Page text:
Luckily, I was close.  Book circulation increased by 23% over 2015. With the addition of ebooks and digital magazines in the second half of 2016, the percentage of materials circulated increases even more.  As we head into 2017, I hope to see circulation of both print and eMaterials continue to improve.  This year, I also resolve to increase the number of members using the Library, so that we serve more people as well as circulate more books.

 

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Biography Review

Our intern, John Chagaris, who guest blogged for us in November, finished his semester and his time with us this month (best wishes, John!) and so it seemed time to look back at all his work, and how it has affected the collection. Despite working just a few hours a week, John made quite a dent in our biography section appraisal. Of course, the appraisal is only half the work.  Once John spent hours upon hours reviewing the materials, Debbie started to work through his recommendations – recovering, repairing, rebinding, reclassifying, and discarding items as John’s work suggested.

The difference in the atmosphere created by the restoration of the biography section was immediate.  The biography section is not the first we’ve worked on, but it’s the section with the most visibility.  If you have not been in the Yale Club Library, you might not know that biographies take up much of the long corridor that leads to the Library Office.  It was the first hallway I walked down when I visited the Club in 2014 and I remember my interviewer pointing out the tattered spines that lined shelves. Those tattered spines bad_books reflected years of love and use by Club members.  But, it’s also the first sight that many members and visitors see when they tour the library – the first impression of our collection.  At first sight, the space looks homey and inviting.  The dim lighting and wood paneling, and the colorful cloth bindings make the idea of curling up with a book in the Club chair at the end of the hall very inviting.  But, on closer inspection, the impression has long been a little less welcoming.  The dusty, tattered books look neither like part of a collection one could use, nor would necessarily want to.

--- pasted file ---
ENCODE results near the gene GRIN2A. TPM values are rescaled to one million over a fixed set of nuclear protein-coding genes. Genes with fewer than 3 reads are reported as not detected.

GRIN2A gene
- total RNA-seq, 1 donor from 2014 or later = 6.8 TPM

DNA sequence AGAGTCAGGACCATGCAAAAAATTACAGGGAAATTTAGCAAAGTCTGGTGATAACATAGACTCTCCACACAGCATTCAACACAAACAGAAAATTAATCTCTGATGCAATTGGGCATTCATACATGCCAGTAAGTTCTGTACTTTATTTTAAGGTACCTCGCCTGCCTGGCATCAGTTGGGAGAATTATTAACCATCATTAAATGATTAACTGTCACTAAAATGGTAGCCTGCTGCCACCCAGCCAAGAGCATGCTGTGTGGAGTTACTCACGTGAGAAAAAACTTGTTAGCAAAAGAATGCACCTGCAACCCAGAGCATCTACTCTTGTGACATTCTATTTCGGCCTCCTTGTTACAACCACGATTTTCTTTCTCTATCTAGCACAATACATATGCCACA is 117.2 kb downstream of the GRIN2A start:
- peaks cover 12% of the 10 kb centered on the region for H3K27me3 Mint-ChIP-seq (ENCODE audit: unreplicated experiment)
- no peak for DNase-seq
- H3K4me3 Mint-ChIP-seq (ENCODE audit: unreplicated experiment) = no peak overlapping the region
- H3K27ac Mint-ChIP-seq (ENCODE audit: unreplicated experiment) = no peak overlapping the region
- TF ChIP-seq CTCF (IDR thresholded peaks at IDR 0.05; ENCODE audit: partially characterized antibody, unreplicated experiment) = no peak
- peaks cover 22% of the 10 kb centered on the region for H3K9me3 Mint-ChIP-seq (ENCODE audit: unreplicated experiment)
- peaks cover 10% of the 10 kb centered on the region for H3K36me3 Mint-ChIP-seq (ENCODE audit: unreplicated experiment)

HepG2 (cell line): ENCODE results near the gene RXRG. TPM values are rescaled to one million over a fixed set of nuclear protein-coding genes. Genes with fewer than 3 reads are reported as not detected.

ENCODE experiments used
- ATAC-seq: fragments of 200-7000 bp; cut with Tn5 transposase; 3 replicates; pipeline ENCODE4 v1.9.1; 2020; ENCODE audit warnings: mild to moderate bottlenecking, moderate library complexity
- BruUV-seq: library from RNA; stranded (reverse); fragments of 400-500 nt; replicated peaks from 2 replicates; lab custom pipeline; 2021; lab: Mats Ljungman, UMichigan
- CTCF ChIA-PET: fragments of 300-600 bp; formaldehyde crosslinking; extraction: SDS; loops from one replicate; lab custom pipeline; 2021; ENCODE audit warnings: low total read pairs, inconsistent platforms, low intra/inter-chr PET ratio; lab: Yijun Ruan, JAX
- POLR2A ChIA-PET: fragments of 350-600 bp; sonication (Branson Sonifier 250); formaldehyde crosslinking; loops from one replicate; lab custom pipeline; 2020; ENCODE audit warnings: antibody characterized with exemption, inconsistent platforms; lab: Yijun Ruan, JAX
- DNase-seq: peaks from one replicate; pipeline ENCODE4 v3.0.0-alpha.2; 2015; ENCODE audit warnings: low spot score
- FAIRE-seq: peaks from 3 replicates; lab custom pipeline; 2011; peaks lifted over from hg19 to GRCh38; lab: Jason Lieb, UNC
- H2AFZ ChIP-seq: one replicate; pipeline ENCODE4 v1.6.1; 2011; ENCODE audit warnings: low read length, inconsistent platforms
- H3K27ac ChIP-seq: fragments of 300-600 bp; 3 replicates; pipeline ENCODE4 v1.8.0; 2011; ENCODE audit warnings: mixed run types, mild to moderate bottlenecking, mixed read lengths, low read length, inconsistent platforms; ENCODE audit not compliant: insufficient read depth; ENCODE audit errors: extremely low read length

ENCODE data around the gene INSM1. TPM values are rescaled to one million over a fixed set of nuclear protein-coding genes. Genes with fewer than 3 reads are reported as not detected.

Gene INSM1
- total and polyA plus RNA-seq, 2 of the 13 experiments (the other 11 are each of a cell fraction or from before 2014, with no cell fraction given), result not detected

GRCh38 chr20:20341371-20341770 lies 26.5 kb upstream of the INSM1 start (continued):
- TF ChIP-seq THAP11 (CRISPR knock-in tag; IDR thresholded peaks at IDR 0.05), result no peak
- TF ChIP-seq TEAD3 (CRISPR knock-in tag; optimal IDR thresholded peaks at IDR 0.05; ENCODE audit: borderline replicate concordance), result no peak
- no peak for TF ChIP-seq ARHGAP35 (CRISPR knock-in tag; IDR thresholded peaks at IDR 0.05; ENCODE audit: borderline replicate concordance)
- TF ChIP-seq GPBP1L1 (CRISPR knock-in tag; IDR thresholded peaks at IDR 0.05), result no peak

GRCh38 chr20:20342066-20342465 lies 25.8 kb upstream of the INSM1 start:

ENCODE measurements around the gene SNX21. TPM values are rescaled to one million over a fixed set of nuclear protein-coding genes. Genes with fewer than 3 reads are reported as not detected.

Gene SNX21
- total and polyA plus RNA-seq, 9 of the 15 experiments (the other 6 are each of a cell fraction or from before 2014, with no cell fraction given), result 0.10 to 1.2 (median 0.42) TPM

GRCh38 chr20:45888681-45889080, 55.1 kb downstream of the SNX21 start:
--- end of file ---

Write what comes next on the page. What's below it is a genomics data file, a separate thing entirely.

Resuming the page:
As John worked through the As and Bs, it quickly became clear why some spine were so tattered.  Not only were these books popular with members, they were also in some cases the only available biographies of some of history’s most important personages.  How can you discard a biography if it’s the only one available, it is fairly well-regarded, and other copies are hard to come by (If it’s too brittle to circulate, you can. It’s pretty painful.)?  John made some of those tough decisions.  Debbie and I made a few more.  And now, when members walk through the long corridor to our office some of them say: “Have you been working on the collection? It seems good_booksfresher.”

We have. And we will continue to do so.

 

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New on View

Members may remember that, for years, Library display rested in a low glass case in the elevator lobby. The space was dark and the pieces in the case difficult to see without crouching down.   The committee and I wanted pieces that brought the artifacts up to the

old_display_case

The old display case.